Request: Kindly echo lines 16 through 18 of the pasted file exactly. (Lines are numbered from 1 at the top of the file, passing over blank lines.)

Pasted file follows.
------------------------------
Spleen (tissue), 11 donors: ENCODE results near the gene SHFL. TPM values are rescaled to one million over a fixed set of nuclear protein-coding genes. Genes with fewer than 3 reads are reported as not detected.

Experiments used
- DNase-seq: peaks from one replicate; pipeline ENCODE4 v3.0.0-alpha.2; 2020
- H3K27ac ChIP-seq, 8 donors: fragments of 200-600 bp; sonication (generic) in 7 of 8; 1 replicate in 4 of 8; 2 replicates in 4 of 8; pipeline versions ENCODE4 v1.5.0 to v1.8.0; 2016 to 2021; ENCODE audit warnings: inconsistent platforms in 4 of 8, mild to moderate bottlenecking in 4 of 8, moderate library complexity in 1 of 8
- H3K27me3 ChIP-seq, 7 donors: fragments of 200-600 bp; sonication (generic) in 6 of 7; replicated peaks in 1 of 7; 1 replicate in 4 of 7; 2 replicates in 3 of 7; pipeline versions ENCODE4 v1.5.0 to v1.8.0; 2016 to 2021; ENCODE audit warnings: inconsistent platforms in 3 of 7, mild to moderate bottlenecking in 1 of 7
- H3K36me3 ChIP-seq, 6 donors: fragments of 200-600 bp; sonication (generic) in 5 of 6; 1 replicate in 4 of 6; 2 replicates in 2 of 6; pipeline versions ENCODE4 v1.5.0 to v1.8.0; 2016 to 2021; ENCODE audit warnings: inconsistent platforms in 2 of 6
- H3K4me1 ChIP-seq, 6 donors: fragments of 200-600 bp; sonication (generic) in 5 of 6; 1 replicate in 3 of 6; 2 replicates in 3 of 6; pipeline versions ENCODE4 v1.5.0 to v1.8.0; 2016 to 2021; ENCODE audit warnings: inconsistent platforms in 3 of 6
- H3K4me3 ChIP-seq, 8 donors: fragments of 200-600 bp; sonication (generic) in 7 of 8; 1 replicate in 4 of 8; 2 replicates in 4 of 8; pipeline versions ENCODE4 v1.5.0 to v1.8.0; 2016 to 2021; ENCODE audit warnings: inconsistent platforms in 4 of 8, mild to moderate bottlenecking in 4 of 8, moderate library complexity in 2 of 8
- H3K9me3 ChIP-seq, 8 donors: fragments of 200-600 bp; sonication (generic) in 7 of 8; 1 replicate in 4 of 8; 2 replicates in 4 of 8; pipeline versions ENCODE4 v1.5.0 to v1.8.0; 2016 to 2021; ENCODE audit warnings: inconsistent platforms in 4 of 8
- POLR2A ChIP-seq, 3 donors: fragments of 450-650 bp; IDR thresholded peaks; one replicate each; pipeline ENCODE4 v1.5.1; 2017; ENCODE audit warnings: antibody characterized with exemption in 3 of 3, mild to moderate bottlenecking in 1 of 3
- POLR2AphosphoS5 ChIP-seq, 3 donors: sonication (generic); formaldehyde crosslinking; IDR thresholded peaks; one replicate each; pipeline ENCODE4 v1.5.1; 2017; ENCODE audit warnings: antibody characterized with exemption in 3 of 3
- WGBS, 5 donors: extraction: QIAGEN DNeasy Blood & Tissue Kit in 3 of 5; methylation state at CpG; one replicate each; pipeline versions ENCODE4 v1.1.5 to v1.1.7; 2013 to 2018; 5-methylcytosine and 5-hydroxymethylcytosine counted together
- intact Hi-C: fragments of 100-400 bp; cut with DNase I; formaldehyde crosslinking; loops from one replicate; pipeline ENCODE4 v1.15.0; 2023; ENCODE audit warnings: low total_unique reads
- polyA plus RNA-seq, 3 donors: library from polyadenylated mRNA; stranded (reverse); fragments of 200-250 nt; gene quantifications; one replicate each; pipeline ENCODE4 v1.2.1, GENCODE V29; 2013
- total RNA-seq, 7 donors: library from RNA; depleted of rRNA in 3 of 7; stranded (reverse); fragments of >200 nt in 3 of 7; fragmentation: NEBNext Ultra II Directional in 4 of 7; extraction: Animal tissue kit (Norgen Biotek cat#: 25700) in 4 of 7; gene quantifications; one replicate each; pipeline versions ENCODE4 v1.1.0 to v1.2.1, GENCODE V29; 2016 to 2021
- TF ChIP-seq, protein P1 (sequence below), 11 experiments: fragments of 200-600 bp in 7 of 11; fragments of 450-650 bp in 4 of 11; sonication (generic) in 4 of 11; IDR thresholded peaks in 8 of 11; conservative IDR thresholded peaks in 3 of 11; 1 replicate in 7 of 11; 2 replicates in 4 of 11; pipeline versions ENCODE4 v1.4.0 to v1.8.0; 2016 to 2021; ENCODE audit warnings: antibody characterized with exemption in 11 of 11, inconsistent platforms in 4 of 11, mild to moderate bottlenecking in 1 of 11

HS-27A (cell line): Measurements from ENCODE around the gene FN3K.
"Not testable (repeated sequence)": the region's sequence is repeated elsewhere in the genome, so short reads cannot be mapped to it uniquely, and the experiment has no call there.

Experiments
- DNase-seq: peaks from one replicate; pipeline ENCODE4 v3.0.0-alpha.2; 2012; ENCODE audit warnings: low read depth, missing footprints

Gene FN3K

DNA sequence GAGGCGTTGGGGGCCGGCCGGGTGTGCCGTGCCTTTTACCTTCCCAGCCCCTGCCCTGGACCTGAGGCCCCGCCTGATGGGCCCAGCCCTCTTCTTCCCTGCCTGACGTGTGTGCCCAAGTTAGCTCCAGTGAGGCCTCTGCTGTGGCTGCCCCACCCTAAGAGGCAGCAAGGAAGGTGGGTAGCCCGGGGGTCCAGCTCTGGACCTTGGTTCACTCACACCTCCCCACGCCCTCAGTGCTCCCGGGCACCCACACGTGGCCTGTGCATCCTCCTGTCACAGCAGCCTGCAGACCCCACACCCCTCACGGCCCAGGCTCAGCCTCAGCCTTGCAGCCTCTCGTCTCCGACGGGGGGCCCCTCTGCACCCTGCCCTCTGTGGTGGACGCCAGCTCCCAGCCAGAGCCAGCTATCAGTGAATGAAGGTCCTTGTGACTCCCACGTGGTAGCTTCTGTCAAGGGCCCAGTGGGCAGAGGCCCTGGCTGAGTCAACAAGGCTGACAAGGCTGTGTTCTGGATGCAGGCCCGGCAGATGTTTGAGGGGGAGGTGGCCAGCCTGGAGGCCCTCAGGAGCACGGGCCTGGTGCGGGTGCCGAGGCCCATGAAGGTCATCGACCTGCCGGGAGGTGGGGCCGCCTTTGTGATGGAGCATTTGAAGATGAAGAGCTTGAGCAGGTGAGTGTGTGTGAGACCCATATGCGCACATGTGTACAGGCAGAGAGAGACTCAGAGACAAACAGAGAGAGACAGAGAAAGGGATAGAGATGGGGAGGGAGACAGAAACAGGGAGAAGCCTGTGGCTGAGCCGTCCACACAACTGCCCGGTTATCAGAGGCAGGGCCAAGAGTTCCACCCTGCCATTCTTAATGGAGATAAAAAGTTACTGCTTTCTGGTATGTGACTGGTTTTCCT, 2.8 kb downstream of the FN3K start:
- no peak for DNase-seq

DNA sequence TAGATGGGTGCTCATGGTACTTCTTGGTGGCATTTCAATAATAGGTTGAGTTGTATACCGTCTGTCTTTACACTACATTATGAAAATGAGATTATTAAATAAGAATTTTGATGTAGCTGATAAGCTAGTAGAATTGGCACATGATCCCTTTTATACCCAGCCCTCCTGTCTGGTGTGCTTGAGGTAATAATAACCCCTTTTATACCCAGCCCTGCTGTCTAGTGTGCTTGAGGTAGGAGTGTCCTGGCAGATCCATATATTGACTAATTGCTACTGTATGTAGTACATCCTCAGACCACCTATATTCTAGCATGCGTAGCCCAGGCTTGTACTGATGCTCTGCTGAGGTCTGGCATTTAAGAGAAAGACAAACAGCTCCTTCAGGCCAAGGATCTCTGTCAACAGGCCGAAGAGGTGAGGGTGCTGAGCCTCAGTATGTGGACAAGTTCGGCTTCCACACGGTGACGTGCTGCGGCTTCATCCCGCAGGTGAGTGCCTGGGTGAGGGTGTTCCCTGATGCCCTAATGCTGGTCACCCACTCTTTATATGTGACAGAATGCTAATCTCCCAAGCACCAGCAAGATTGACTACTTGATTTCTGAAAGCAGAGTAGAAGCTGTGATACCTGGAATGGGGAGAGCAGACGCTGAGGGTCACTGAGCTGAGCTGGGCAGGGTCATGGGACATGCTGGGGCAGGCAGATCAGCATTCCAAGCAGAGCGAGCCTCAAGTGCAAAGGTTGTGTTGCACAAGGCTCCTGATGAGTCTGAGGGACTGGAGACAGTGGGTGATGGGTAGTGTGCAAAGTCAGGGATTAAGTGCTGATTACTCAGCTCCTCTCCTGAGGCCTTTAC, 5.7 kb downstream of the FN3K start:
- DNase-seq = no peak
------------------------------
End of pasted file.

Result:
- TF ChIP-seq, protein P1 (sequence below), 11 experiments: fragments of 200-600 bp in 7 of 11; fragments of 450-650 bp in 4 of 11; sonication (generic) in 4 of 11; IDR thresholded peaks in 8 of 11; conservative IDR thresholded peaks in 3 of 11; 1 replicate in 7 of 11; 2 replicates in 4 of 11; pipeline versions ENCODE4 v1.4.0 to v1.8.0; 2016 to 2021; ENCODE audit warnings: antibody characterized with exemption in 11 of 11, inconsistent platforms in 4 of 11, mild to moderate bottlenecking in 1 of 11

HS-27A (cell line): Measurements from ENCODE around the gene FN3K.
"Not testable (repeated sequence)": the region's sequence is repeated elsewhere in the genome, so short reads cannot be mapped to it uniquely, and the experiment has no call there.